Table 15. Number and percentage of bodies of water in the Catalonia River Basin District. Evaluated in accordance with the protocols and metrics required by the Water Framework Directive (2000/60/EC) between 2013 and 2015. Source: Management Plan for the Catalonia River Basin District, published on the ACA website18.
Bodies of WaterIn Good ConditionIn Bad ConditionWithout Enough Data to be EvaluatedTotal
Rivers86 (35%)145 (58%)17 (7%)248 (65%)
Reservoirs10 (77%)3 (23%)-13 (3%)
Ponds and wetlands8 (30%)16 (59%)3 (11%)27 (7%)
Transitional waters (coastal lagoons)5 (20%)17 (68%)3 (12%)25 (7%)
Coastal waters16 (49%)15 (45%)2 (6%)33 (9%)
Groundwater13 (35%)24 (65%)-37 (10%)
Total138 (36%)220 (58%)25 (6%)383 (100%)
Table 16. Natural areas protected by international bodies. Source: Ministry of Agriculture and Fisheries, Food and the Environment of Spain (2017).
Table 16. Natural areas protected by international bodies. Source: Ministry of Agriculture and Fisheries, Food and the Environment of Spain (2017).
Size of Natural Areas Protected by International Bodies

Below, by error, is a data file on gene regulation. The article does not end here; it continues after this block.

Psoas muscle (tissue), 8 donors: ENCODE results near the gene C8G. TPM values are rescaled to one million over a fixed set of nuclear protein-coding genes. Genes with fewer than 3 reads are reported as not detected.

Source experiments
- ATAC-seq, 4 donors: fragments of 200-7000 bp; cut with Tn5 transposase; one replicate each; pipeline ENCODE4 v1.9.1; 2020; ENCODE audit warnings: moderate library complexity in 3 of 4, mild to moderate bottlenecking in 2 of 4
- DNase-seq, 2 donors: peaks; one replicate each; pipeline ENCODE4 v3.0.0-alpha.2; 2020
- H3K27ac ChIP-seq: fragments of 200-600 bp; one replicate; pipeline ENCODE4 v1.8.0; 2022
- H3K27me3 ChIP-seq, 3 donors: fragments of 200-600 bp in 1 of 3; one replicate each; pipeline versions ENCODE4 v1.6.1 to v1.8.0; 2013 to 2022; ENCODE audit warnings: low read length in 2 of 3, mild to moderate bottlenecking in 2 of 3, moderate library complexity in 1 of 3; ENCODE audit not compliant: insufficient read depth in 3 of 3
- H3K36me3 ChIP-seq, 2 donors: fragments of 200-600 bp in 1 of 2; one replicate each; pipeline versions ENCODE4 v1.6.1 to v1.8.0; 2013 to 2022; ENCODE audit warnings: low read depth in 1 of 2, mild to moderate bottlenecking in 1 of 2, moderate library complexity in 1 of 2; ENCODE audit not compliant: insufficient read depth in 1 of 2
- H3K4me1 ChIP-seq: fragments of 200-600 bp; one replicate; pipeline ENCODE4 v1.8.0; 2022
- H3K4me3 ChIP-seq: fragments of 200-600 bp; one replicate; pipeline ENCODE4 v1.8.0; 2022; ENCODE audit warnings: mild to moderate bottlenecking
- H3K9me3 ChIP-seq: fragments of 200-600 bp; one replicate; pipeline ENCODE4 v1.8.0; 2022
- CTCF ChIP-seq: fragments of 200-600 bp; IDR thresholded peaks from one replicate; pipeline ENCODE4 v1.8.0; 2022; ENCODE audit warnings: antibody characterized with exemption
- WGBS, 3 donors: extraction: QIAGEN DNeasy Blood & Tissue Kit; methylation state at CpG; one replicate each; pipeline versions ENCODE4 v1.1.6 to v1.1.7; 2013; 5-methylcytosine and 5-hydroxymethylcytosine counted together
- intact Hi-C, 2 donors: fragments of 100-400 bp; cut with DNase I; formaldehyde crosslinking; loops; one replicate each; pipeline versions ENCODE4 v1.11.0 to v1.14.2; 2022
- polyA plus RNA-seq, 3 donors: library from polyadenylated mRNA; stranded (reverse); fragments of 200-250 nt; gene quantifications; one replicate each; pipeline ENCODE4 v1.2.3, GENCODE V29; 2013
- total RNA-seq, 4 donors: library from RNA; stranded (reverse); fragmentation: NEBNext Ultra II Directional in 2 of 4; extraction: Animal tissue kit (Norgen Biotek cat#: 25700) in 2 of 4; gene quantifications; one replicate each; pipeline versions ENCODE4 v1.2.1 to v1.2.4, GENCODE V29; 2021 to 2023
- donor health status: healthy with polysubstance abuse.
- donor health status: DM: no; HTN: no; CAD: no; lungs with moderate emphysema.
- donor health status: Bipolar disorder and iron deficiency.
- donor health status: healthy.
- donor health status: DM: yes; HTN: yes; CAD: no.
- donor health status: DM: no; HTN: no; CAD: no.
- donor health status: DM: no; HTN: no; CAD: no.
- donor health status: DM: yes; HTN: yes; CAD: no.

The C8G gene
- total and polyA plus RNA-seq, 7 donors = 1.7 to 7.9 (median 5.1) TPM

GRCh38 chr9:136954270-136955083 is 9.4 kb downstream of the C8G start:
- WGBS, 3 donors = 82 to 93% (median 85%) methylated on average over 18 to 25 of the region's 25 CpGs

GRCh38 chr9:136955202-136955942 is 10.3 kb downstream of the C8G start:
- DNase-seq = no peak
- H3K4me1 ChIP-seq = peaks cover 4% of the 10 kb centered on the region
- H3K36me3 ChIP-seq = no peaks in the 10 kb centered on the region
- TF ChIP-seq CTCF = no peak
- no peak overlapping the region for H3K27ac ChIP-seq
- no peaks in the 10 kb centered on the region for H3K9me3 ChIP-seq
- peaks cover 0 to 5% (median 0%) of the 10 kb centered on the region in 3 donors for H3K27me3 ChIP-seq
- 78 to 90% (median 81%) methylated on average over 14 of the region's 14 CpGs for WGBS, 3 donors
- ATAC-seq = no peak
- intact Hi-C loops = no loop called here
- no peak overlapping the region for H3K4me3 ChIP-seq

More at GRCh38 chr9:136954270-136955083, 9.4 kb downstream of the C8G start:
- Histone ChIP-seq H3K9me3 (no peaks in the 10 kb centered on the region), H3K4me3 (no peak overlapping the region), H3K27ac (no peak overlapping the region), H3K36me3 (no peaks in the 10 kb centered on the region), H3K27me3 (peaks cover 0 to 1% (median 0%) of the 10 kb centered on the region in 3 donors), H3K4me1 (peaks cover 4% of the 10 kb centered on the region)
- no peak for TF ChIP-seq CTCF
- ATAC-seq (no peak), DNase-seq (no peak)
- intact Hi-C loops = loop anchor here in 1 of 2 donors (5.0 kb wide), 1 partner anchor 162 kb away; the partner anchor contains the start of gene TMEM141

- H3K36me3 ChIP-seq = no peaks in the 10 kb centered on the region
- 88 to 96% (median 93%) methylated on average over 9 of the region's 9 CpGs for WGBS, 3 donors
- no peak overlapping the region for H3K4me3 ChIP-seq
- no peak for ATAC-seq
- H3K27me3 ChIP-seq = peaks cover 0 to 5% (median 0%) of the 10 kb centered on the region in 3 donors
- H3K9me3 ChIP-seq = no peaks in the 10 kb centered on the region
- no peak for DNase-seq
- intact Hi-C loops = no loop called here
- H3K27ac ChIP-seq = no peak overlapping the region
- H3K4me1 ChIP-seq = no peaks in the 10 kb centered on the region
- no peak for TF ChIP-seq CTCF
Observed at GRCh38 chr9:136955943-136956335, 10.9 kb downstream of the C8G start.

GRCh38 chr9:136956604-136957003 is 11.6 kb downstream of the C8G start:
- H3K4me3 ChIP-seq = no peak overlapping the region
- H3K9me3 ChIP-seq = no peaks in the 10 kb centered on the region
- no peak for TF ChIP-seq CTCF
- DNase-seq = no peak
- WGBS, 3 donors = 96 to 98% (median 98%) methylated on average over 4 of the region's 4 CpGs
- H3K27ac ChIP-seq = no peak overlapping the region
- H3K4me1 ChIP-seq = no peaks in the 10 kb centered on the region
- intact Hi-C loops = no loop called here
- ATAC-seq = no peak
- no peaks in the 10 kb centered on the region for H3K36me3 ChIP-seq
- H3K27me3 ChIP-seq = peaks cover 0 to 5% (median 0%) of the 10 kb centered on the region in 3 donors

PlaceArea (ha)Year of Incorporation
Ramsar Convention on Wetlands
Aigüestortes National Park39,9792007
Ebro Delta77361993
Lake of Banyoles10332002
Wetlands of the Alt Empordà47841993
Biosphere Reserves (UNESCO)
Montseny massif30,1201978
Terres de l’Ebre area367,7292013
Specially Protected Areas of Mediterranean Importance (SPAMI)
Cap de Creus Natural Park13,9321995
Medes Islands6041995
Table 17. Equivalence between the forms of protected natural areas in Catalonia and the categories of IUCN protected areas. Source: Catalan Institution of Natural History (2018).
Table 17. Equivalence between the forms of protected natural areas in Catalonia and the categories of IUCN protected areas. Source: Catalan Institution of Natural History (2018).
IUCN EquivalenceForms of Protection in CataloniaProtected Area